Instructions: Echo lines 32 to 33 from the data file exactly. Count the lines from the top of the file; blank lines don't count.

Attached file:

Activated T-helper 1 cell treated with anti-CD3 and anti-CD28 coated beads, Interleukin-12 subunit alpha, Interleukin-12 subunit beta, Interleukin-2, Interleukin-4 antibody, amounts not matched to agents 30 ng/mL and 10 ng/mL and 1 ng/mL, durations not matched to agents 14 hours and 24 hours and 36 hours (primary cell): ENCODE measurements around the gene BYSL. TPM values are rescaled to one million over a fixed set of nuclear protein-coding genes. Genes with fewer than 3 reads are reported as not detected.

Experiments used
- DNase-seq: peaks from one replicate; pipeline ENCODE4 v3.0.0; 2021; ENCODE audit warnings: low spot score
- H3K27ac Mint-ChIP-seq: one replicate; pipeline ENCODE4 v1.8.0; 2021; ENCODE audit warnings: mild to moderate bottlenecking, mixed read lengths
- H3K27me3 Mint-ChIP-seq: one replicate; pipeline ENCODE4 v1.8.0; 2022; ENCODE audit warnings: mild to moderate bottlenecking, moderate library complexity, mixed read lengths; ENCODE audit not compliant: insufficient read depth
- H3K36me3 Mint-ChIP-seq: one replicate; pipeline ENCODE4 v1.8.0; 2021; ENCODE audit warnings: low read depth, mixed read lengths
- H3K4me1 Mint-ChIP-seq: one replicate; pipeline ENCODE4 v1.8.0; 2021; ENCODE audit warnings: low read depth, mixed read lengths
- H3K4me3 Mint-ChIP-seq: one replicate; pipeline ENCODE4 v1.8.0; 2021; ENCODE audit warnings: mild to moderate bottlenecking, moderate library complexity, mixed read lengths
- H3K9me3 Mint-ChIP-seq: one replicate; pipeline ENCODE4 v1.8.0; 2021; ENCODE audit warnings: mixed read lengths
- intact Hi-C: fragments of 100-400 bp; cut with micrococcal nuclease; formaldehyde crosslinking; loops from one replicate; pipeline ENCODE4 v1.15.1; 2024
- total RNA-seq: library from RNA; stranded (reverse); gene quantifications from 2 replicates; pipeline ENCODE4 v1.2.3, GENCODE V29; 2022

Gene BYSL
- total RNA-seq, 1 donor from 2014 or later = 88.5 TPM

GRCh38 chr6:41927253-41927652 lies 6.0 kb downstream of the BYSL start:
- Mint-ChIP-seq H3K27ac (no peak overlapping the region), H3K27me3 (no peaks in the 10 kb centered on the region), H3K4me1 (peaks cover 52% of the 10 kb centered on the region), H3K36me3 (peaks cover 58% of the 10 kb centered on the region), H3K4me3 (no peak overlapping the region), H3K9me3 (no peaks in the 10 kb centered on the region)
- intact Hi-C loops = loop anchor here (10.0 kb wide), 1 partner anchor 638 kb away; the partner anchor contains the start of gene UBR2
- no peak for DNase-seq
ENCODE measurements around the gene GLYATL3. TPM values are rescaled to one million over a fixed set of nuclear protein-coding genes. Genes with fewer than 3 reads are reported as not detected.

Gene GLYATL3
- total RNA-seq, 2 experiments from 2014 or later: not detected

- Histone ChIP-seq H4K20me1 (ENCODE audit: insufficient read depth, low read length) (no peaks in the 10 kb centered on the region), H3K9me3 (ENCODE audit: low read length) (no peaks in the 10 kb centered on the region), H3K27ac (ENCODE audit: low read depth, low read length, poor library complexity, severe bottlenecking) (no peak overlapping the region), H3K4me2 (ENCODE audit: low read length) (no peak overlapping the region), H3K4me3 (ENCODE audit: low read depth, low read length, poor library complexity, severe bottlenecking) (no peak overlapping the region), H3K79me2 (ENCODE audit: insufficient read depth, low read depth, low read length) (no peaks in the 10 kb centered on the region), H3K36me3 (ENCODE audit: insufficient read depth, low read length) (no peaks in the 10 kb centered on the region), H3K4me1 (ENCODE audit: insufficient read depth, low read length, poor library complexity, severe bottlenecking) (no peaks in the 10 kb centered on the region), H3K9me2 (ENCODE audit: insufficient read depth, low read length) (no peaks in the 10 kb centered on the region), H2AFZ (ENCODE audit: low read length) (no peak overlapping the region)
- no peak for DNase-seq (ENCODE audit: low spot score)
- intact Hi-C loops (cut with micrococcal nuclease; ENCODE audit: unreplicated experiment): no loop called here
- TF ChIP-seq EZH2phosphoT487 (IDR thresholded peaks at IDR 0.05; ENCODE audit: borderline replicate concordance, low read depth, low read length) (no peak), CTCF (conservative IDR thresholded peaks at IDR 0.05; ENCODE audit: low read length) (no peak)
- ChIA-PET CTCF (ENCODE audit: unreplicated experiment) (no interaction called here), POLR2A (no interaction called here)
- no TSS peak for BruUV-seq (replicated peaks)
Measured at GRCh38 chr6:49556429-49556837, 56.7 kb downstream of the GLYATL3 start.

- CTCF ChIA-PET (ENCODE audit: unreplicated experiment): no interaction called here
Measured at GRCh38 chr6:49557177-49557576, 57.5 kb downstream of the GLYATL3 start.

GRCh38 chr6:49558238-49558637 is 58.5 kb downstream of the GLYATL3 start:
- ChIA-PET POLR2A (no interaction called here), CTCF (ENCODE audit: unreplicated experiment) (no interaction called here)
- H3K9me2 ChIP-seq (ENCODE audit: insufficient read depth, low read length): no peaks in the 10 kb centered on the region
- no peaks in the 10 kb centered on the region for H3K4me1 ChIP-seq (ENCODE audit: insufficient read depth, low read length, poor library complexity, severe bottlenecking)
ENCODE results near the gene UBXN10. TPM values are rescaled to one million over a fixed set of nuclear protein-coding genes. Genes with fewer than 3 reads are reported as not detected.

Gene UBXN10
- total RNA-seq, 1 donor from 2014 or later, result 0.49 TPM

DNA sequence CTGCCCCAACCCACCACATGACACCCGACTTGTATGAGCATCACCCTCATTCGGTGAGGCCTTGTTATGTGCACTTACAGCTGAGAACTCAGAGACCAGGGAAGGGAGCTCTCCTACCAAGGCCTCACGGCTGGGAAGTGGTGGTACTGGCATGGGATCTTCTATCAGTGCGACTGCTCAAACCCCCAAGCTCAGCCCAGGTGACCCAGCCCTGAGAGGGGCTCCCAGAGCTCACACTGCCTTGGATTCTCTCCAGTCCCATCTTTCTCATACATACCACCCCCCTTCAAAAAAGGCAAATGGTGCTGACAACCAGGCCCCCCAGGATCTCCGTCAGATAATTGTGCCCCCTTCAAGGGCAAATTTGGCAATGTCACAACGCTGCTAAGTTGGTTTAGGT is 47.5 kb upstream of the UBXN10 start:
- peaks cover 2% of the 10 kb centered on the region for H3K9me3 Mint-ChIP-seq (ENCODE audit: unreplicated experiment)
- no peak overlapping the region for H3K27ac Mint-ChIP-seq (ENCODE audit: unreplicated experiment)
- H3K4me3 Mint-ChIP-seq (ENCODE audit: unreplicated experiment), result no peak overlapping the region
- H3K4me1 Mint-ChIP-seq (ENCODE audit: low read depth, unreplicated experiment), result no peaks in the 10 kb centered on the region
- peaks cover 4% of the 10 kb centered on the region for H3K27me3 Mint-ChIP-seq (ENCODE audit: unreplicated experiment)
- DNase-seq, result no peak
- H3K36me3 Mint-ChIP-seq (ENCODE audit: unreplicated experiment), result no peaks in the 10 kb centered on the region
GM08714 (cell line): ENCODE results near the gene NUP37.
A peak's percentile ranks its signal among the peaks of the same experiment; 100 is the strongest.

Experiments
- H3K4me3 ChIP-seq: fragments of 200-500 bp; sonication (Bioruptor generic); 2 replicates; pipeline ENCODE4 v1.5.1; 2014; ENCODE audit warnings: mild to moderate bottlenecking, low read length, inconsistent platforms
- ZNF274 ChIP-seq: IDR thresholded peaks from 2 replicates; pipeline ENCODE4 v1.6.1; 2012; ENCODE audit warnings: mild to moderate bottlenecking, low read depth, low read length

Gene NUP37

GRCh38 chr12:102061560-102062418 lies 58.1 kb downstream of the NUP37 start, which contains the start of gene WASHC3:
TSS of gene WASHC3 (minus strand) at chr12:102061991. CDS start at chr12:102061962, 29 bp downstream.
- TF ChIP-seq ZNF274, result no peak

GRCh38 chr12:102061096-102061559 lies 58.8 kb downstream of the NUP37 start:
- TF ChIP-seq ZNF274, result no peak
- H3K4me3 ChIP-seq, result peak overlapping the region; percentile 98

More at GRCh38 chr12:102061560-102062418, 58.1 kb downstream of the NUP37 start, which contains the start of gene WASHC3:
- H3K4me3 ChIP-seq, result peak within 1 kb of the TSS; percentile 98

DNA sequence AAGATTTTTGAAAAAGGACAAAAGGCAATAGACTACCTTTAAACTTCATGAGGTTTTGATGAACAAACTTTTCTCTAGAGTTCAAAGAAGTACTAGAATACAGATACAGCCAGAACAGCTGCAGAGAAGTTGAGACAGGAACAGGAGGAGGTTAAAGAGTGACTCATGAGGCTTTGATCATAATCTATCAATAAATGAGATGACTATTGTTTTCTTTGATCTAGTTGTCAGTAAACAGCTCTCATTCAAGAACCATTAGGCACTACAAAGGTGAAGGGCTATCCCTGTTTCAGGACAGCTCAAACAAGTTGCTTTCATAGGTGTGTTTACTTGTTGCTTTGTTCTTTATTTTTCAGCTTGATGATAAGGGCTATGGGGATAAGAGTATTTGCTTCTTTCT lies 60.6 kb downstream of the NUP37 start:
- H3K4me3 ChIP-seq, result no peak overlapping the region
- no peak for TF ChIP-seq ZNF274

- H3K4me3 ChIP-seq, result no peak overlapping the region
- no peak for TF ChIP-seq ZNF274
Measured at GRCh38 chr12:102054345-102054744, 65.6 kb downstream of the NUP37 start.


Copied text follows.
- H3K9me2 ChIP-seq (ENCODE audit: insufficient read depth, low read length): no peaks in the 10 kb centered on the region
- no peaks in the 10 kb centered on the region for H3K4me1 ChIP-seq (ENCODE audit: insufficient read depth, low read length, poor library complexity, severe bottlenecking)